If you were a fly on the wall in my clinic while I interviewed patients, you might think there is a bloating epidemic in America! During the intake process I ask patients if they experience discomfort after eating, and more times than not I receive the answer, “Yes, I get bloated.” I hear this so often that I started to wonder if it was just my patients, or if bloating was a hot new trend sweeping the country!
Bloating, it turns out, is something East Asian medicine practitioners are very interested in. We look for common groups of symptoms that point to deeper patterns to be addressed, and bloating is a major indicator of a digestive imbalance pattern we call Spleen Qi Deficiency. Say what?? Yes, Spleen Qi Deficiency.
According to East Asian medicine, the Spleen organ is in charge of healthy digestion and can be impaired by activities such as excessive worrying, eating too much raw food or sweets, grazing throughout the day or skipping meals instead of having set meal times, and eating too late at night, among others. How do you know if you have this pattern? Well some of the symptoms are low energy, cold fingers and toes, foggy-headedness and, of course, bloating!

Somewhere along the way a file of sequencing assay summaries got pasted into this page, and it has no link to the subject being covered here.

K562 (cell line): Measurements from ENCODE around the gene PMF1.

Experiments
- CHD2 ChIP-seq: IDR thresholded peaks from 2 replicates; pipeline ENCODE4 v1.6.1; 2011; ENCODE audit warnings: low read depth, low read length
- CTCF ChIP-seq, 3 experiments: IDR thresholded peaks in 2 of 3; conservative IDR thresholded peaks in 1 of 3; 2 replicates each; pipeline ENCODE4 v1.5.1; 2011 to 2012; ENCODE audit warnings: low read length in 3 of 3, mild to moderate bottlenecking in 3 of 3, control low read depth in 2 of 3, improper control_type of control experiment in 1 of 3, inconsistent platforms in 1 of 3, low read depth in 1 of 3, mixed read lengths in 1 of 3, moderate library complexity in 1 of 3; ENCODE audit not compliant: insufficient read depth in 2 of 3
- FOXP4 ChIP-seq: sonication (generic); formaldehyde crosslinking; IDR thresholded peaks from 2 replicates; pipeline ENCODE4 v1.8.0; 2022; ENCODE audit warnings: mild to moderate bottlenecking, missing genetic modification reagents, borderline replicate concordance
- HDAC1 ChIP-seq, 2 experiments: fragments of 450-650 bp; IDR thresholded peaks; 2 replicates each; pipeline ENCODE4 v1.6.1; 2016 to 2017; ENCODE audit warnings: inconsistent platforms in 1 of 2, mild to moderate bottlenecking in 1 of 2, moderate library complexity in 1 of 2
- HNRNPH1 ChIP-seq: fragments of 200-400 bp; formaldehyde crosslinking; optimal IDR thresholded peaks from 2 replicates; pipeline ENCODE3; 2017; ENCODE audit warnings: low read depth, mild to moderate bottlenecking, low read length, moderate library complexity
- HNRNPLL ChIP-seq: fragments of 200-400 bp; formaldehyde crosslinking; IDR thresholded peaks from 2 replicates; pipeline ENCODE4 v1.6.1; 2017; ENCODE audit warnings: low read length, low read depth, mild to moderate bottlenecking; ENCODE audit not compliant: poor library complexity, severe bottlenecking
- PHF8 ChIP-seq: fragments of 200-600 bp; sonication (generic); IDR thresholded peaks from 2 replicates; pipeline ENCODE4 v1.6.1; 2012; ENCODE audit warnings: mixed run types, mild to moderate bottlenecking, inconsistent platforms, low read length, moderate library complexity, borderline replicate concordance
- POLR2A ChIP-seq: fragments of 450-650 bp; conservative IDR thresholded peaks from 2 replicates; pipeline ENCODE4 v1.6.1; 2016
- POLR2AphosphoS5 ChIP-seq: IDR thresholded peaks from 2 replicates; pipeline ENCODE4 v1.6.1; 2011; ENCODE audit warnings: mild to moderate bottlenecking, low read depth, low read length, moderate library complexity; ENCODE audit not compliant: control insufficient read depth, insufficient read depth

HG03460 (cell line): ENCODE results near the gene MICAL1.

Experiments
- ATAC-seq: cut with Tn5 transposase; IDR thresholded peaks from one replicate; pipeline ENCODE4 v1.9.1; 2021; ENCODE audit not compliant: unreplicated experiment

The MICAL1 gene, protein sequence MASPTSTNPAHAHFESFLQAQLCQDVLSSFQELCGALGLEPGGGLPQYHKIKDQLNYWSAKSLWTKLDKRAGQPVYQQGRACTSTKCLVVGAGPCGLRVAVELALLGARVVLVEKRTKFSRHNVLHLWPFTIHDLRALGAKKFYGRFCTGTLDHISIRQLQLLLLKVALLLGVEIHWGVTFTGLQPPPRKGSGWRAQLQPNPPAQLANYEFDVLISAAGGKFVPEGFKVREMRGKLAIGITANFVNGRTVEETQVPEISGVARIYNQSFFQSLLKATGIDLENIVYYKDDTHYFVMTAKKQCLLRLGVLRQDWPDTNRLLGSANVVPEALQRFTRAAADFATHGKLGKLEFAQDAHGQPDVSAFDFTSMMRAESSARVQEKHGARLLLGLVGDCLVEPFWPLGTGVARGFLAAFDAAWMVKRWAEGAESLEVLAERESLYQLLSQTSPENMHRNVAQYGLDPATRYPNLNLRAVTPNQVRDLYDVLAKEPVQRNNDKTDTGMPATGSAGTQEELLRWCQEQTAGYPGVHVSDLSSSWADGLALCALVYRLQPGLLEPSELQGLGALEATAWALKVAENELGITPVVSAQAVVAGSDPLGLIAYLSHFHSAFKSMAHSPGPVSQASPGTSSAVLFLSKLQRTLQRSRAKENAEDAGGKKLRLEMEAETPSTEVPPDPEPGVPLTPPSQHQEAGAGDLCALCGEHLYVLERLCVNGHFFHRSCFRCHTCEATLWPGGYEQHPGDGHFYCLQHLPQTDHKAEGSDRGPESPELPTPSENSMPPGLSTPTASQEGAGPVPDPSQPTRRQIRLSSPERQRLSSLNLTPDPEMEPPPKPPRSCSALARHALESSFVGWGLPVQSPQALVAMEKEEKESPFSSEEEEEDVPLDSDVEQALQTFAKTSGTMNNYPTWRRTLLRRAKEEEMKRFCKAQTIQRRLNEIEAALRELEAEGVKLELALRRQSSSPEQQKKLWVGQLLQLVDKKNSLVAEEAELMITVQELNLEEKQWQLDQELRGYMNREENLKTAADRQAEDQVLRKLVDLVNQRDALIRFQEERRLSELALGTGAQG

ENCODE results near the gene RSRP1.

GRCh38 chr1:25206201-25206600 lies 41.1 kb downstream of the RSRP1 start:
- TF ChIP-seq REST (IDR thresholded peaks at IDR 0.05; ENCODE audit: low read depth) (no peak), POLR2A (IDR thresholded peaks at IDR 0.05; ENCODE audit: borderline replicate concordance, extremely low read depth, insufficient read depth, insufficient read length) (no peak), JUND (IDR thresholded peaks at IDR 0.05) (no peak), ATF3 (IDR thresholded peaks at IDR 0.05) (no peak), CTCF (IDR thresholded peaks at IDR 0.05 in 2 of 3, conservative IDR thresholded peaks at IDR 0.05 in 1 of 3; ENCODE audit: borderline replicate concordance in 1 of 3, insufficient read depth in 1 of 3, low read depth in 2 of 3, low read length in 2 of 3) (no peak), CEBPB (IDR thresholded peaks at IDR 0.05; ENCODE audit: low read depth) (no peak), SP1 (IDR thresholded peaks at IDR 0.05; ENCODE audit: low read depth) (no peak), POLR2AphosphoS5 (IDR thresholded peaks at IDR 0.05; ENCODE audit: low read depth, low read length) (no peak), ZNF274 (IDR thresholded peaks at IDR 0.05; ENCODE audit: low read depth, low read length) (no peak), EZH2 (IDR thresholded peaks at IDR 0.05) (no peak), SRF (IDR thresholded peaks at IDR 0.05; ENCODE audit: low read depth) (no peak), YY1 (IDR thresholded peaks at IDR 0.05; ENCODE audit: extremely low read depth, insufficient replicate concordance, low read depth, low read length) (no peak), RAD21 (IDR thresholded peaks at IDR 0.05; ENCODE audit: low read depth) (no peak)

The average American lifestyle—abnormal eating times, constant worrying about ‘achieving’ and fitting in, on-the-go eating of unhealthy food, etc.—is a recipe for Spleen Qi Stagnation and its accompanying symptom bloating, which often comes with other unwanted symptoms from the above list.
So what can be done about this unwelcome waist expansion?
East Asian medicine recommends regular meal times with little food in between, a focus on cooked vegetables, limited sugar intake and a relaxed mind free from over-worrying. And almost like magic, when these habits are implemented bloating goes down!
Convincing most people to make these changes can be a tall order. But even taking small steps towards a happier spleen (less grazing maybe??) can effect major improvements in energy level, alertness and of course, bloating.